Bian, L., Sloane, S., and Baillargeon, R. (2018). Infants expect in group support to override fairness when resources are limited. Proc. Natl. Acad. Sci. U.S.A. 115, 2705–2710. doi: 10.1073/pnas.1719445115
Bolker, B. M., Brooks, M. E., Clark, C. J., Geange, S. W., Poulsen, J. R., Stevens, M. H. H., et al. (2009). Generalized linear mixed models: a practical guide for ecology and evolution. Trends Ecol. Evol. 24, 127–135. doi: 10.1016/j.tree.2008.10.008
Chai, Q., and He, J. (2017). Chinese preschoolers’ resource allocation in the face of existing inequality under collaborative and noncollaborative contexts. Dev. Psychol. 53, 1494–1500. doi: 10.1037/dev0000359
Geraci, A., and Surian, L. (2011). The developmental roots of fairness: infants’ reactions to equal and unequal distributions of resources. Dev. Sci. 14, 1012–1020. doi: 10.1111/j.1467-7687.2011.01048.x
Jordan, J., McAuliffe, K., and Warneken, F. (2014). Development of in-group favoritism in children’s third-party punishment of selfishness. Proc. Natl. Acad. Sci. U.S.A. 111, 12710–12715. doi: 10.1073/pnas.1402280111
Killen, M., Margie, N. G., and Sinno, S. (2006). “Morality in the context of intergroup relationships,” in Handbook of Moral Development, eds M. Killen and J. G. Smetana (Mahway, NJ: Lawrence Erlbaum Associates), 155–183.
Kim, K. R., Kang, J.-S., and Yun, S. (2012). Moral intuitions and political orientation: similarity and differences between Korea and the United States. Psychol. Rep. 111, 173–185. doi: 10.2466/17.09.21.PR0.111.4.173-185
LoBue, V., Nishida, T., Chiong, C., DeLoache, J. S., and Haidt, J. (2011). When getting something good is bad: even three-year-olds react to inequality. Soc. Dev. 20, 154–170. doi: 10.1111/j.1467-9507.2009.00560.x
Premack, D. (2007). “Foundations of morality in the infant,” in Social Brain Matters: Stances on the Neurobiology of Social Cognition, eds O. Vilarroya and F. Forn i Argimon (Amsterdam: Rodopi), 161–167.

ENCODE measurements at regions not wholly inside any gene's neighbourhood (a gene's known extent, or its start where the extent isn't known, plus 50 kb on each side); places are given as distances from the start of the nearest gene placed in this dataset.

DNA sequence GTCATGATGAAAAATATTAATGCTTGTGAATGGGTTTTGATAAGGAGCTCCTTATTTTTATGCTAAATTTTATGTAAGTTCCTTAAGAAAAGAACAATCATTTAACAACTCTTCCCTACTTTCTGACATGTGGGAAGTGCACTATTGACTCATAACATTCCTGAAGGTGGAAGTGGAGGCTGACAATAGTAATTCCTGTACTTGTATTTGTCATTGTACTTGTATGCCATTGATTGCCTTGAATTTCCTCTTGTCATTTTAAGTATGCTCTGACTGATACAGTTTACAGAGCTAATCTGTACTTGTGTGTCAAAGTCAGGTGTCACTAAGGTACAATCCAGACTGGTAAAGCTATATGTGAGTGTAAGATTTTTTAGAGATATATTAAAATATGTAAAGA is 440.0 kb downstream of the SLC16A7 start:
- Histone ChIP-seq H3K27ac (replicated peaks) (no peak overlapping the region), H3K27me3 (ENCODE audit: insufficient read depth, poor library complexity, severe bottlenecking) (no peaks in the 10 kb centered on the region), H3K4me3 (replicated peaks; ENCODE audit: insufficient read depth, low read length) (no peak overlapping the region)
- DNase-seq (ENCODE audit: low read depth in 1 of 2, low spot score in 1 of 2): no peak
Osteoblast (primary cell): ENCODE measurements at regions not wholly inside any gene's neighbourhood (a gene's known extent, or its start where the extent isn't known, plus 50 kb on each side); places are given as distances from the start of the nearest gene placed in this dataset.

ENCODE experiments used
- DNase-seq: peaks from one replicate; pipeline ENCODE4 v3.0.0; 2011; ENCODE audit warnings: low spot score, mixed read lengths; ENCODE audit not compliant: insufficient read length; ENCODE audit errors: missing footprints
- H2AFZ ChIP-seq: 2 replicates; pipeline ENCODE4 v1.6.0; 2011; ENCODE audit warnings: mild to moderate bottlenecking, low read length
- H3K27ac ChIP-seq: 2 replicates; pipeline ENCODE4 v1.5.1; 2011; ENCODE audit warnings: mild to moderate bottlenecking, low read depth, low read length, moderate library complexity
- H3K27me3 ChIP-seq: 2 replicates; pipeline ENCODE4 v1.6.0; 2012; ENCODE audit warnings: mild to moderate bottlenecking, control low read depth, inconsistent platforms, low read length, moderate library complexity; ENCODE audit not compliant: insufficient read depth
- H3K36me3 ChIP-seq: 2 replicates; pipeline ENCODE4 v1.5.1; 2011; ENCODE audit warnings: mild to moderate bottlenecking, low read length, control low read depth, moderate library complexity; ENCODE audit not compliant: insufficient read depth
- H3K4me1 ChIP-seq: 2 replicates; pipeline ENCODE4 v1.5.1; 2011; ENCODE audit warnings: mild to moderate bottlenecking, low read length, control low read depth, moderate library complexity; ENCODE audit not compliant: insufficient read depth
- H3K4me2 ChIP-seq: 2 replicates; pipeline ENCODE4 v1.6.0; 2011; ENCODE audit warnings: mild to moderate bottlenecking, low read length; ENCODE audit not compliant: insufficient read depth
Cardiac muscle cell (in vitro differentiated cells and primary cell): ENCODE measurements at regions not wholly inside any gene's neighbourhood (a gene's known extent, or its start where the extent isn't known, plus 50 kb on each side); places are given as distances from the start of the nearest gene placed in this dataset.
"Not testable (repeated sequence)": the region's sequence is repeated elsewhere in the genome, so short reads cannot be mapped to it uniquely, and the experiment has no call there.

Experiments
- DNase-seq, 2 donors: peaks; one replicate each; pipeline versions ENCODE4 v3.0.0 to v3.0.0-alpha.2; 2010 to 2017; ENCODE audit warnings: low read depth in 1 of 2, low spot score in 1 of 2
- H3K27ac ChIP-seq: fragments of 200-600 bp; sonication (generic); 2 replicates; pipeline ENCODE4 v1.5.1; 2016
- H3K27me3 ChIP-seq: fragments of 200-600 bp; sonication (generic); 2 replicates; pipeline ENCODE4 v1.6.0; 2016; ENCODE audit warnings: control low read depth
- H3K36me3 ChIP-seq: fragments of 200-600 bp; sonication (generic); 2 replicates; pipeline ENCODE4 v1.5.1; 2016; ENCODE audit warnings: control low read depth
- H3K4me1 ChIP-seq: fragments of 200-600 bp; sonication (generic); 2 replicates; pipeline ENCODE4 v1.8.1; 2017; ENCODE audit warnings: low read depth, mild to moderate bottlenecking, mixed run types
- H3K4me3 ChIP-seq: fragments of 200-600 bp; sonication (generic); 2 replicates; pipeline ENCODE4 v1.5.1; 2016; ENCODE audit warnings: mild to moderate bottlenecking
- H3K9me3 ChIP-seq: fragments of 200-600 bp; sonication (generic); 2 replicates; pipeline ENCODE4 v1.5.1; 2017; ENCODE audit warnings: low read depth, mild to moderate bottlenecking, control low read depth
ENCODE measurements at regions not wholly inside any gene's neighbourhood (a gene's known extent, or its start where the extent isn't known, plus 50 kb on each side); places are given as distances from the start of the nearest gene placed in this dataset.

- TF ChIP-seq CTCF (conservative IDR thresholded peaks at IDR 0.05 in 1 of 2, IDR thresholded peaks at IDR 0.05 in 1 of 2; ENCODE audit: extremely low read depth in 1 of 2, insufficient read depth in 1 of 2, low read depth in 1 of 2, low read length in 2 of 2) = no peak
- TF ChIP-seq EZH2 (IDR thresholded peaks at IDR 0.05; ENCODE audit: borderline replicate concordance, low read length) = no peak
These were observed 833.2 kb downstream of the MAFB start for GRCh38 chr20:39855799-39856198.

Qian, M. K., Heyman, G. D., Quinn, P. C., Messi, F. A., Fu, G., and Lee, K. (2016). Implicit racial biases in preschool children and adults from Asia and Africa. Child Dev. 87, 285–296. doi: 10.1111/cdev.12442
Rakoczy, H., Kaufmann, M., and Lohse, K. (2016). Young children understand the normative force of standards of equal resource distribution. J. Exp. Child Psychol. 150, 396–403. doi: 10.1016/j.jecp.2016.05.015
Rutland, A., Killen, M., and Abrams, D. (2010). A new social-cognitive developmental perspective on prejudice: the interplay between morality and group identity. Perspect. Psychol. Sci. 5, 279–291. doi: 10.1177/1745691610369468
Schmidt, M., Svetlova, M., Johe, J., and Tomasello, M. (2016). Children’s developing understanding of legitimate reasons for allocating resources unequally. Cogn. Dev. 37, 42–52. doi: 10.1016/j.cogdev.2015.11.001
Singapore Department of Statistics (2017). Population Trends 2017. Singapore: Ministry of Trade & Industry. Available at: https://www.singstat.gov.sg/-/media/files/publications/population/population2017.pdf
Smith, C. E., Blake, P. R., and Harris, P. L. (2013). I should but I won’t: Why young children endorse norms of fair sharing but do not follow them. PLoS One 8:e59510. doi: 10.1371/journal.pone.0059510
Sommerville, J. A. (2018). Infants’ understanding of distributive fairness as a test case for identifying the extents and limits of infants’ sociomoral cognition and behavior. Child Dev. Perspect. 12, 141–145. doi: 10.1111/cdep.12283
Sommerville, J. A., Schmidt, M. F. H., Yun, J., and Burns, M. (2013). The development of fairness expectations and prosocial behavior in the second year of life. Infancy 18, 40–66. doi: 10.1111/j.1532-7078.2012.00129.x
Thomson, N. R., and Jones, E. F. (2005). Children’s, adolescents’, and young adults’ reward allocations to hypothetical siblings and fairness judgments: effects of actor gender, character type, and allocation pattern. J. Psychol. 139, 349–367. doi: 10.3200/JRLP.139.4.349-368
Keywords: fairness, ingroup loyalty, resource distribution, moral cognition, early childhood
Citation: Lee KJJ, Esposito G and Setoh P (2018) Preschoolers Favor Their Ingroup When Resources Are Limited. Front. Psychol. 9:1752. doi: 10.3389/fpsyg.2018.01752
Received: 18 May 2018; Accepted: 30 August 2018;
Published: 19 September 2018.
Edited by:J. Kiley Hamlin, University of British Columbia, Canada
Reviewed by:Nadia Chernyak, Boston College, United States
Peter R. Blake, Boston University, United States
Copyright © 2018 Lee, Esposito and Setoh. This is an open-access article distributed under the terms of the Creative Commons Attribution License (CC BY). The use, distribution or reproduction in other forums is permitted, provided the original author(s) and the copyright owner(s) are credited and that the original publication in this journal is cited, in accordance with accepted academic practice. No use, distribution or reproduction is permitted which does not comply with these terms.
*Correspondence: Peipei Setoh, firstname.lastname@example.org